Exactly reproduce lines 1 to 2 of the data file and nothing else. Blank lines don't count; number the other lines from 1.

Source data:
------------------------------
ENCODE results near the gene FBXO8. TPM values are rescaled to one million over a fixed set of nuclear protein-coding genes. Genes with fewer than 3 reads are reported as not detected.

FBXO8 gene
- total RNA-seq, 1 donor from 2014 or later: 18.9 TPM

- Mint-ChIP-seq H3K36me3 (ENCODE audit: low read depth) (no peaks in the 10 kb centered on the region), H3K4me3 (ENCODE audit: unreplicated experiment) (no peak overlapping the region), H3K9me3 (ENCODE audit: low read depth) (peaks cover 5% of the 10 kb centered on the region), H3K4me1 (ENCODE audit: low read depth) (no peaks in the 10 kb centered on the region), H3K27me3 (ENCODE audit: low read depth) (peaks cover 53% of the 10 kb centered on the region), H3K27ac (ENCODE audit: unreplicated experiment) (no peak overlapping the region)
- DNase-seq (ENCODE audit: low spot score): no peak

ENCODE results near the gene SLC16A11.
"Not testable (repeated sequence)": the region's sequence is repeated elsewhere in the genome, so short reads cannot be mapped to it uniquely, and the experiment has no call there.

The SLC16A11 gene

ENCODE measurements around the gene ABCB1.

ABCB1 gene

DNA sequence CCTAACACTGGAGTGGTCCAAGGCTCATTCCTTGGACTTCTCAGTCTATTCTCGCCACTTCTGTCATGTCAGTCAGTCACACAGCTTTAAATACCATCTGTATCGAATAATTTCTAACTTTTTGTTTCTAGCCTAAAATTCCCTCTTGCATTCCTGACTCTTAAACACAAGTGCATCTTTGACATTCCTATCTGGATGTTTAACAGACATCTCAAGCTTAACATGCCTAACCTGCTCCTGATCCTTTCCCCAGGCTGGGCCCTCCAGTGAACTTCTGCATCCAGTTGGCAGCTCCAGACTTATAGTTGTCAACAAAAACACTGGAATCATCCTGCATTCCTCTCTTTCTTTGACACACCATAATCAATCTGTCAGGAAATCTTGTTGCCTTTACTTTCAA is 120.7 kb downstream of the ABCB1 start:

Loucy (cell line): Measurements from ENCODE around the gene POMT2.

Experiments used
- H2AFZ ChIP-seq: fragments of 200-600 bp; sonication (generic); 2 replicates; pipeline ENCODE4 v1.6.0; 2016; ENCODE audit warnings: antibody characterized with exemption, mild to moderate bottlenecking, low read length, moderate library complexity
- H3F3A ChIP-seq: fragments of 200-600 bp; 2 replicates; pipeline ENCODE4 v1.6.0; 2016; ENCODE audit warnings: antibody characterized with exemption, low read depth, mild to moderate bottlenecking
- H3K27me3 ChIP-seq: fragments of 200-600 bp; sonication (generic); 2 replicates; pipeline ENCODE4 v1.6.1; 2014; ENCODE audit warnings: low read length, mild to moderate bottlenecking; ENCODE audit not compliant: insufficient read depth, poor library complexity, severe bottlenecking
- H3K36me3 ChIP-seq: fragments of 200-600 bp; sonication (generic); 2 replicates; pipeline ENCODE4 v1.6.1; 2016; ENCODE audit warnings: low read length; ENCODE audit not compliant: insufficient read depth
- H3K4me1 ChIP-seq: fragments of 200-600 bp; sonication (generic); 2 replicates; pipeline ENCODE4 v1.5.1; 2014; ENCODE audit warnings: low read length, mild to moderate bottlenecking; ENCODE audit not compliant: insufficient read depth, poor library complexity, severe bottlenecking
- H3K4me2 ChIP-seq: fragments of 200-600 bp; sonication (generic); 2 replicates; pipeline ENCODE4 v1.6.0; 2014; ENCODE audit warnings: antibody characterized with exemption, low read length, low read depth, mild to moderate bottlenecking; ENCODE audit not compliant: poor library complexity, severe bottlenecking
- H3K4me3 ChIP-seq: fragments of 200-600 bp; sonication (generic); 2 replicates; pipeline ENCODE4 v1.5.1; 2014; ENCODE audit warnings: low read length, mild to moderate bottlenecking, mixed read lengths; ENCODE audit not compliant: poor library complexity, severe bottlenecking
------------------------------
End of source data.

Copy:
ENCODE results near the gene FBXO8. TPM values are rescaled to one million over a fixed set of nuclear protein-coding genes. Genes with fewer than 3 reads are reported as not detected.

FBXO8 gene